This is definitely one of the best films confined in a single location, and the set design is absolutely astounding. Apparently the set was constructed specially for this movie, on the whole they built about 30 apartments and about half was fully furnished! I also love the costume design by the legendary Edith Head (notably all of Grace Kelly’s gorgeous dresses), I’m shocked she was NOT nominated for an Oscar for her work here.

Rear Window Costume Design

This movie was my January 2015 Blindspot pick, and I loved it! Despite the lighter, playful tone, the film packs a lot of interesting themes about psychology, human nature that are intrinsic in most of Hitchcock’s films.


BATMAN BEGINS (2005)

Batman Begins poster

After training with his mentor, Batman begins his fight to free crime-ridden Gotham City from corruption.

I gotta include one of my favorite comic-book films here. Bruce Wayne aka Batman is an amateur super sleuth and crime fighter. The first of Christopher Nolan‘s The Dark Knight trilogy shows Bruce’s foray as a detective, teaming with up with Gotham City’s police commissioner Gordon. I LOVE the dynamic between Christian Bale and Gary Oldman, two of the best actors working today.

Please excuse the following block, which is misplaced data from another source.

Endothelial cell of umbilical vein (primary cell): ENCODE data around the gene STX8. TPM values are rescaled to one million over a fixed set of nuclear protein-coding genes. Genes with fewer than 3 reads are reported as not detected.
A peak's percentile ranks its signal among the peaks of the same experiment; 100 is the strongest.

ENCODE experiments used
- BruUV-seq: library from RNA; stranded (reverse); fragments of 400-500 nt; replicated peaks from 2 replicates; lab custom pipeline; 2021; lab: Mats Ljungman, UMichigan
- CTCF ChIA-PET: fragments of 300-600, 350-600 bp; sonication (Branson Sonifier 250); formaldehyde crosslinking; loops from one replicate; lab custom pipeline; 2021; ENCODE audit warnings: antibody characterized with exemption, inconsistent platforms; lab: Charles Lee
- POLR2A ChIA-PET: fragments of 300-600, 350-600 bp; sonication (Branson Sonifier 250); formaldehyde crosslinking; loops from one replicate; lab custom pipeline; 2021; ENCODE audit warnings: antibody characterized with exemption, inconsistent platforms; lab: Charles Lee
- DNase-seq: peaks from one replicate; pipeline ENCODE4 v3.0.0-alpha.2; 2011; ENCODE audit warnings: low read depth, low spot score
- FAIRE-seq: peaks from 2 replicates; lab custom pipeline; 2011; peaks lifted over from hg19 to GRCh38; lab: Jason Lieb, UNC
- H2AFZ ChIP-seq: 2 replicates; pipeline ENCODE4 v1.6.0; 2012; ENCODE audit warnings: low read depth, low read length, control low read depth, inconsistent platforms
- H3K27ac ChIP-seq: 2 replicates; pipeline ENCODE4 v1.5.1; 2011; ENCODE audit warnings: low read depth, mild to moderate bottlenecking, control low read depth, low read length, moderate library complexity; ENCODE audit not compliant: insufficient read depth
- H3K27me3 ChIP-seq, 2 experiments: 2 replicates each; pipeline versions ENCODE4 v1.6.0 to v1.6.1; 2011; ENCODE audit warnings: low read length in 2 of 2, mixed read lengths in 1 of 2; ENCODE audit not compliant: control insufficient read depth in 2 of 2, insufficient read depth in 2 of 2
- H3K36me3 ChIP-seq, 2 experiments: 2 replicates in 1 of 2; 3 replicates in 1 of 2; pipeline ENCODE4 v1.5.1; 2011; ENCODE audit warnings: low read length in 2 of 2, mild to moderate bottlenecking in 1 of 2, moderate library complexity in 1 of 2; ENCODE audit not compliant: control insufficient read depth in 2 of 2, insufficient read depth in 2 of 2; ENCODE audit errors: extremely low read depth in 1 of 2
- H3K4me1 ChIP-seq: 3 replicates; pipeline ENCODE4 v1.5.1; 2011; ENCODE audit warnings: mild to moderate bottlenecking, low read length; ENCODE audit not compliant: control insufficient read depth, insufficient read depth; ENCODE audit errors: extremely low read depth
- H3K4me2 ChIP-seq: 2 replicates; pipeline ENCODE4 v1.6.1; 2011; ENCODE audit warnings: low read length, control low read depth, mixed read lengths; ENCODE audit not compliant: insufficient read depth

Batman Begins -Batman Commissioner Gordon

Batman didn’t just bring down crime lord Carmine Falcone (Tom Wilkinson) but also exposed the real villain Ra’s al Ghul (Liam Neeson), the radical leader of League of Shadows who wants to destroy Gotham. It wouldn’t be a stretch to think of this film as a noir thriller that happens to have a superhero character in it, and I’m excited that the upcoming THE BATMAN will show the caped crusader in his detective mode than what we’ve seen in other films!

ZODIAC (2007)

zodiac-fincher-movie

In the late 1960s/early 1970s, a San Francisco cartoonist becomes an amateur detective obsessed with tracking down the Zodiac Killer, an unidentified individual who terrorizes Northern California with a killing spree.